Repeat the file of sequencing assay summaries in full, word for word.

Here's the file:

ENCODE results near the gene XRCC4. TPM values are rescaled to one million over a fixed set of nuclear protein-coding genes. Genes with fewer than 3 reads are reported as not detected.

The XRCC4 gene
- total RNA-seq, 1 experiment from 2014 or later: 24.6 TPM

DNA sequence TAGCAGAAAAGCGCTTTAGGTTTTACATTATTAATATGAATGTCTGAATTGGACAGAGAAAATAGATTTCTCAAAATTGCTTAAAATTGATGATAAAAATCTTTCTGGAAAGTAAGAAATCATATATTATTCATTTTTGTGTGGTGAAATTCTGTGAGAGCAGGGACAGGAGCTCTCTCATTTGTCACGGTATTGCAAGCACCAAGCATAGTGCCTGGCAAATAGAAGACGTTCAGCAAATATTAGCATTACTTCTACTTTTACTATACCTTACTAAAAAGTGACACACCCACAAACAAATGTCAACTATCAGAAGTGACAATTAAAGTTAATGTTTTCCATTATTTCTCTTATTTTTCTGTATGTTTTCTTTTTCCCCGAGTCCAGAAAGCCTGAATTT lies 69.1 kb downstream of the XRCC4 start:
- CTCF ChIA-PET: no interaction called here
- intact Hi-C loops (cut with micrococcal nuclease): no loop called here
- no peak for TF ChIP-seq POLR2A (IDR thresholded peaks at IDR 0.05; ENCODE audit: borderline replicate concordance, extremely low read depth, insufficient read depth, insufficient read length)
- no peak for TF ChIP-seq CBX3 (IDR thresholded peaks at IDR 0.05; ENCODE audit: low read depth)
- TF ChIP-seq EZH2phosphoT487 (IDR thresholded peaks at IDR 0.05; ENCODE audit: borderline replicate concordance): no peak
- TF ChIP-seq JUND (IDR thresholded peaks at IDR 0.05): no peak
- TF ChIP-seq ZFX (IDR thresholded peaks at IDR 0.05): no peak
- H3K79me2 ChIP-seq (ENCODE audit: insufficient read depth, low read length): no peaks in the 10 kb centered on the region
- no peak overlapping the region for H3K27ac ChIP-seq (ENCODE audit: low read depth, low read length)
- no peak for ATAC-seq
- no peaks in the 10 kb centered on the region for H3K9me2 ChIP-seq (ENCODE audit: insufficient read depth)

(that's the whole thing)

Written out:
ENCODE results near the gene XRCC4. TPM values are rescaled to one million over a fixed set of nuclear protein-coding genes. Genes with fewer than 3 reads are reported as not detected.

The XRCC4 gene
- total RNA-seq, 1 experiment from 2014 or later: 24.6 TPM

DNA sequence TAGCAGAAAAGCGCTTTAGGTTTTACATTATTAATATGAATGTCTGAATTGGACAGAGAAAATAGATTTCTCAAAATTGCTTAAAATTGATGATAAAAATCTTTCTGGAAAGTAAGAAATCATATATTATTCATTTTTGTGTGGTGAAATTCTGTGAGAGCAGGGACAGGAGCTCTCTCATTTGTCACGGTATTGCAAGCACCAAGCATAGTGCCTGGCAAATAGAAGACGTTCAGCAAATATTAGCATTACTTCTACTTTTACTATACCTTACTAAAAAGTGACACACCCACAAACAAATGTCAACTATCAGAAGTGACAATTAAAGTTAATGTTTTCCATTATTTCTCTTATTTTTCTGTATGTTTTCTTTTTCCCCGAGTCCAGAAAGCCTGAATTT lies 69.1 kb downstream of the XRCC4 start:
- CTCF ChIA-PET: no interaction called here
- intact Hi-C loops (cut with micrococcal nuclease): no loop called here
- no peak for TF ChIP-seq POLR2A (IDR thresholded peaks at IDR 0.05; ENCODE audit: borderline replicate concordance, extremely low read depth, insufficient read depth, insufficient read length)
- no peak for TF ChIP-seq CBX3 (IDR thresholded peaks at IDR 0.05; ENCODE audit: low read depth)
- TF ChIP-seq EZH2phosphoT487 (IDR thresholded peaks at IDR 0.05; ENCODE audit: borderline replicate concordance): no peak
- TF ChIP-seq JUND (IDR thresholded peaks at IDR 0.05): no peak
- TF ChIP-seq ZFX (IDR thresholded peaks at IDR 0.05): no peak
- H3K79me2 ChIP-seq (ENCODE audit: insufficient read depth, low read length): no peaks in the 10 kb centered on the region
- no peak overlapping the region for H3K27ac ChIP-seq (ENCODE audit: low read depth, low read length)
- no peak for ATAC-seq
- no peaks in the 10 kb centered on the region for H3K9me2 ChIP-seq (ENCODE audit: insufficient read depth)